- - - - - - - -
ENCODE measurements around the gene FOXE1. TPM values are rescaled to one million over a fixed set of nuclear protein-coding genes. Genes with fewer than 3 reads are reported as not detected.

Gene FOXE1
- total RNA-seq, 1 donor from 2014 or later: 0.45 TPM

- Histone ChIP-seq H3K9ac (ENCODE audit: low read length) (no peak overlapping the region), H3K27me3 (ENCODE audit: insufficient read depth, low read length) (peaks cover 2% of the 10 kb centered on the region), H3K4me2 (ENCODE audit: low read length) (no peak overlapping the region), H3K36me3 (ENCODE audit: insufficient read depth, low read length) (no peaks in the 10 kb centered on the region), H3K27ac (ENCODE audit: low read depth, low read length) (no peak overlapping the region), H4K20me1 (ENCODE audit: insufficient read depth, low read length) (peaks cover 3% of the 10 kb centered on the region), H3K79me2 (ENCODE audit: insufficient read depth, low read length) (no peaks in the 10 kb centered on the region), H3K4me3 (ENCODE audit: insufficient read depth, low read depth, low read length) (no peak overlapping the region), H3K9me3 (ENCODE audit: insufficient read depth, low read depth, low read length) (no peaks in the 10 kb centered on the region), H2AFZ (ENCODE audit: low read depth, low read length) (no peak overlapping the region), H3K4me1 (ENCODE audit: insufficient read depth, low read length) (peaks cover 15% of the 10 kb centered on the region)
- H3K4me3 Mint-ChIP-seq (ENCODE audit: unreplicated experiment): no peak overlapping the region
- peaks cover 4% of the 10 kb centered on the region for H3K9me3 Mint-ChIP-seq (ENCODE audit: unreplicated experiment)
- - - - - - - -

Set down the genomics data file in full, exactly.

ENCODE measurements around the gene FOXE1. TPM values are rescaled to one million over a fixed set of nuclear protein-coding genes. Genes with fewer than 3 reads are reported as not detected.

Gene FOXE1
- total RNA-seq, 1 donor from 2014 or later: 0.45 TPM

- Histone ChIP-seq H3K9ac (ENCODE audit: low read length) (no peak overlapping the region), H3K27me3 (ENCODE audit: insufficient read depth, low read length) (peaks cover 2% of the 10 kb centered on the region), H3K4me2 (ENCODE audit: low read length) (no peak overlapping the region), H3K36me3 (ENCODE audit: insufficient read depth, low read length) (no peaks in the 10 kb centered on the region), H3K27ac (ENCODE audit: low read depth, low read length) (no peak overlapping the region), H4K20me1 (ENCODE audit: insufficient read depth, low read length) (peaks cover 3% of the 10 kb centered on the region), H3K79me2 (ENCODE audit: insufficient read depth, low read length) (no peaks in the 10 kb centered on the region), H3K4me3 (ENCODE audit: insufficient read depth, low read depth, low read length) (no peak overlapping the region), H3K9me3 (ENCODE audit: insufficient read depth, low read depth, low read length) (no peaks in the 10 kb centered on the region), H2AFZ (ENCODE audit: low read depth, low read length) (no peak overlapping the region), H3K4me1 (ENCODE audit: insufficient read depth, low read length) (peaks cover 15% of the 10 kb centered on the region)
- H3K4me3 Mint-ChIP-seq (ENCODE audit: unreplicated experiment): no peak overlapping the region
- peaks cover 4% of the 10 kb centered on the region for H3K9me3 Mint-ChIP-seq (ENCODE audit: unreplicated experiment)